I was amazed by this video-not that I ever believe infomercials, but for the more vulnerable I guess they work. This Pete guy I think did a valuable service. I guess when people are so desperate they'll want to believe anything. Stick with the truth for most of us: eat less, excercise or move more.
I wish us all blessings and the best to achieve our goals!
2/8/12 7:41 P
That's crazy, although not terribly surprising. You do have to be extra careful these days, that's for sure! Also, I'm wondering where the merit was in the English correction a couple comments below mine. Was that really for their information or was it meant to be as condescending as it seemed?
Fitness Minutes: (935)
2/8/12 6:21 P
That video is hilarious. So much for truth in advertising. But what else is new?
Fitness Minutes: (10,091)
2/8/12 5:38 P
Any video that says "you can lose X many lbs doing nothing but sit-ups" or "doing 5 minutes of cardio a day will give you giant muscles" have got to be full of it. I always feel so bad for the folks who fall for these gimmicks and lose their money.
2/8/12 4:03 P
"Marketing folks are praying upon the something for nothing crowd"
FYI - the correct term is "preying" rather than "praying".
That is crazy! I've always taken the infomercials (and the before and afters) with a huge grain of salt, but that video is just a huge eye-opener! I will be sharing it on Facebook!
Fitness Minutes: (15,888)
25 2/8/12 3:40 P
Our society is full of those who want something for nothing, staying fit and losing weight is just another aspect of it. Marketing folks are praying upon the something for nothing crowd with those ads, only a moron would actually believe it works with little or no effort.
modern day snake oil, but hey it still works as long as people want quick easy and fast ...in search of the none existent magical solution... thanks for sharing maybe someone will heed the warning. It's taken me six years to get this far...hmm to think I could have done it in 90 days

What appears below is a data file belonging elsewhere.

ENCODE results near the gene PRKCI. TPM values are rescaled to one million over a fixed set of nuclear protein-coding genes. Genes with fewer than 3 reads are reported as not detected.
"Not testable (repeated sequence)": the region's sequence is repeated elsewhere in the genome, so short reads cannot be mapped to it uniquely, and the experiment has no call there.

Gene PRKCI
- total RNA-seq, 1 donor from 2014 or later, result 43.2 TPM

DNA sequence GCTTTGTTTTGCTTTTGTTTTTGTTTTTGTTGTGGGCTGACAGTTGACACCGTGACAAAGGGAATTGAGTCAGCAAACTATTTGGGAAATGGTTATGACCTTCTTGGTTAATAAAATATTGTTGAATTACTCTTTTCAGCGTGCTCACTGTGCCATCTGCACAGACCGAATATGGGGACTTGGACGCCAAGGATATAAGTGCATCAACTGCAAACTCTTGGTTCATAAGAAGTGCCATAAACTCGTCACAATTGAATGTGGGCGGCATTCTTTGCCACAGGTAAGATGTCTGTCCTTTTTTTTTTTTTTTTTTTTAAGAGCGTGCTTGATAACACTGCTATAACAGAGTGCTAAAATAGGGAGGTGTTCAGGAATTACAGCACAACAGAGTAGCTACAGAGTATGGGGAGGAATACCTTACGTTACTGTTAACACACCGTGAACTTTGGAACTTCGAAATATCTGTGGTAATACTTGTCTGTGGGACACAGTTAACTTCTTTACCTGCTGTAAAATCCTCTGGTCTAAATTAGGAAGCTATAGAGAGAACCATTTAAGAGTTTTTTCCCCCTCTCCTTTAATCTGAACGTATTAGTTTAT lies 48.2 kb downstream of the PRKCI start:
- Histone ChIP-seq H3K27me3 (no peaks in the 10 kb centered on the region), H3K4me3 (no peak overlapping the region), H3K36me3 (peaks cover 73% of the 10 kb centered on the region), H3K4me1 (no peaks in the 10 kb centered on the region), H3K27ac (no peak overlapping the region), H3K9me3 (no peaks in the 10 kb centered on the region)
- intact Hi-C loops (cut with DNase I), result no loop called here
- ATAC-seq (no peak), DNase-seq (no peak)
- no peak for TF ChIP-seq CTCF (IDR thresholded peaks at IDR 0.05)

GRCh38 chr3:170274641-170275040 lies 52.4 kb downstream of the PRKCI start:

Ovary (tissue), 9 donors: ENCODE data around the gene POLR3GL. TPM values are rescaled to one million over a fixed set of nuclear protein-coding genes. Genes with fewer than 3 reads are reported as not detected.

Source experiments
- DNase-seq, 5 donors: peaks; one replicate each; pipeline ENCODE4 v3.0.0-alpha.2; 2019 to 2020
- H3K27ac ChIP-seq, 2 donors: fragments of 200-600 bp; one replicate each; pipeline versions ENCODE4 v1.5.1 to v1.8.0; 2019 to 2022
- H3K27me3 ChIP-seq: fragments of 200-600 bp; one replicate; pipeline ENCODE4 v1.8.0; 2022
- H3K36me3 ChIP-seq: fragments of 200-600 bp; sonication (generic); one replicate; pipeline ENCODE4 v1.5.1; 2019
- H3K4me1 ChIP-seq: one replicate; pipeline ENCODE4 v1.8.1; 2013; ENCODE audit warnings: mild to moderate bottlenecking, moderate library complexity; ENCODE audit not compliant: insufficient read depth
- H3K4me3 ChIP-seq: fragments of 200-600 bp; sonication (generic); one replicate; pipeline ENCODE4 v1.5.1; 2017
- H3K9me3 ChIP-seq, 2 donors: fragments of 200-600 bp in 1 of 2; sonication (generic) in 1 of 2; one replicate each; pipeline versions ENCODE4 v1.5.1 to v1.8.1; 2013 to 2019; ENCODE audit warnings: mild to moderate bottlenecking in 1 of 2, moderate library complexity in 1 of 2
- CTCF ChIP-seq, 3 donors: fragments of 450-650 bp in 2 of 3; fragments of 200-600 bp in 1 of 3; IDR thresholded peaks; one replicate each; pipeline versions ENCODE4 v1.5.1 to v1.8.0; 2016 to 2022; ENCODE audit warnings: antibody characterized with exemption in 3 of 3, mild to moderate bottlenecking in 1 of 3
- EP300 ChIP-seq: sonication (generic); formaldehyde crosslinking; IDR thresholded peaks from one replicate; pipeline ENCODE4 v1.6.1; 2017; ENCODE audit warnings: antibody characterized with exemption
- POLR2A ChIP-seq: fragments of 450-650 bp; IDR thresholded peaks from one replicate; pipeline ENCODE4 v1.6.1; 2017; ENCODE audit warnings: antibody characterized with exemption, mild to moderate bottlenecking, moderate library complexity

Edited by: BUFFEDSTUFF-- at: 2/8/2012 (14:42)
Fitness Minutes: (279,103)
2/8/12 2:19 P
Online Now • ))
Ever wonder how people in those late night fitness infomercials are able to get such dramatic results in a short time ? Well, it's a lot easier than you think.
A fellow named Furious Pete, who is a body builder and competitive eater (haven't figured out how that works), has created a fantastic YOUTUBE video on how he achieved "dramatic" before and after photos without the help of photo shop. Watch this video to see how he goes from pumped to plump in five hours.
This video merely goes to show how easily the late night fitness commercials manipulate people to buy their products. While some of the results may be real, they are altered to suit the needs of the commercial. As they say,"Don't believe what your eyes are telling you". It will make you think twice when you're up late at night channel surfing.